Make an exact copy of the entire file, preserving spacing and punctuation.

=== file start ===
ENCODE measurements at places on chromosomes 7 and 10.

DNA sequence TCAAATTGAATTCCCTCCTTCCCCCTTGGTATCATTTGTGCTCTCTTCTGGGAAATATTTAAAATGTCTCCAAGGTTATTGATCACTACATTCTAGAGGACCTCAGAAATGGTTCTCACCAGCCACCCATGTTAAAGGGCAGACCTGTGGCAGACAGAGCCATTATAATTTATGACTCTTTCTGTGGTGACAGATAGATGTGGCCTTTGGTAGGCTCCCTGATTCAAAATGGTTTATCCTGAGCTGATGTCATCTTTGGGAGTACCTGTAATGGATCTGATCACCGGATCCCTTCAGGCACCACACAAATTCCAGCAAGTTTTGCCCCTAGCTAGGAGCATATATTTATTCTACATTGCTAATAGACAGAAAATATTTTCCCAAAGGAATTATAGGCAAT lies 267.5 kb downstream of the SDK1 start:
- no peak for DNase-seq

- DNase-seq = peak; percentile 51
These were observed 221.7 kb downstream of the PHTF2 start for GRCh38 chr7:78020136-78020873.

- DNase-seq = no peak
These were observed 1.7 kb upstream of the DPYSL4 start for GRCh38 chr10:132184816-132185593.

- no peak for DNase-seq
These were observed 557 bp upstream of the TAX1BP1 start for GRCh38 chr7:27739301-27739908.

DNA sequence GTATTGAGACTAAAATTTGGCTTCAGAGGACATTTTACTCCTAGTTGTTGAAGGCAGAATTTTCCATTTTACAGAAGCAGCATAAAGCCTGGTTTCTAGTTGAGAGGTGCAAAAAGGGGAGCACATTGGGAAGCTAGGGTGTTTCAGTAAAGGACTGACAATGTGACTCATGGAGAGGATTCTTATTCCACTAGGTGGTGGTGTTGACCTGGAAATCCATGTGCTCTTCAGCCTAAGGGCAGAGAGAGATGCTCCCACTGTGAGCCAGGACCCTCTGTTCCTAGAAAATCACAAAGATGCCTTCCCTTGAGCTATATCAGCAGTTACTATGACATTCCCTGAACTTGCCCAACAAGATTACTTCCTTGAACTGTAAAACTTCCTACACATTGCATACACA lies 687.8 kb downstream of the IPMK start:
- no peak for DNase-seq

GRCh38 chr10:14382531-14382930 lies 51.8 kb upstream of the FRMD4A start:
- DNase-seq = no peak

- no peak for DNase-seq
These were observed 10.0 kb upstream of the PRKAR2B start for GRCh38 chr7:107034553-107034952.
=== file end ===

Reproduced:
ENCODE measurements at places on chromosomes 7 and 10.

DNA sequence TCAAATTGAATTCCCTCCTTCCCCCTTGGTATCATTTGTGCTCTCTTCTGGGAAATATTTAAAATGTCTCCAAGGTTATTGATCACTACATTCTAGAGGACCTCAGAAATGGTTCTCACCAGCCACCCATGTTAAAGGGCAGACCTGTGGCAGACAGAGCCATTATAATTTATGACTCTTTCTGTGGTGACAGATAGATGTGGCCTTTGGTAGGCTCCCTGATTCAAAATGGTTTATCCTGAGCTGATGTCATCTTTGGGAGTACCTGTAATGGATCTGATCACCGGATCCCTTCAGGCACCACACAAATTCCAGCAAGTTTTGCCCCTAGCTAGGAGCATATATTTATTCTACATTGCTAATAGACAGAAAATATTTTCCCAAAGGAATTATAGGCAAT lies 267.5 kb downstream of the SDK1 start:
- no peak for DNase-seq

- DNase-seq = peak; percentile 51
These were observed 221.7 kb downstream of the PHTF2 start for GRCh38 chr7:78020136-78020873.

- DNase-seq = no peak
These were observed 1.7 kb upstream of the DPYSL4 start for GRCh38 chr10:132184816-132185593.

- no peak for DNase-seq
These were observed 557 bp upstream of the TAX1BP1 start for GRCh38 chr7:27739301-27739908.

DNA sequence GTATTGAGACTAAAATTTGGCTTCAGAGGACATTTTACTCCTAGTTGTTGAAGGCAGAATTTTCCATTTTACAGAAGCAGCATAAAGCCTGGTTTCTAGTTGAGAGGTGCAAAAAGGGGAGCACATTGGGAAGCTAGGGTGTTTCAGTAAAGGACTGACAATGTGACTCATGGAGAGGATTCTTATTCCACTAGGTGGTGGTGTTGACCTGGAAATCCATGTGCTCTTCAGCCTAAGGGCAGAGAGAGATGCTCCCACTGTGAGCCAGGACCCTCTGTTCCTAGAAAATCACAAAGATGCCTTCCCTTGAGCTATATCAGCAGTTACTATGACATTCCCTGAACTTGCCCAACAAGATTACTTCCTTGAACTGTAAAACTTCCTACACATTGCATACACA lies 687.8 kb downstream of the IPMK start:
- no peak for DNase-seq

GRCh38 chr10:14382531-14382930 lies 51.8 kb upstream of the FRMD4A start:
- DNase-seq = no peak

- no peak for DNase-seq
These were observed 10.0 kb upstream of the PRKAR2B start for GRCh38 chr7:107034553-107034952.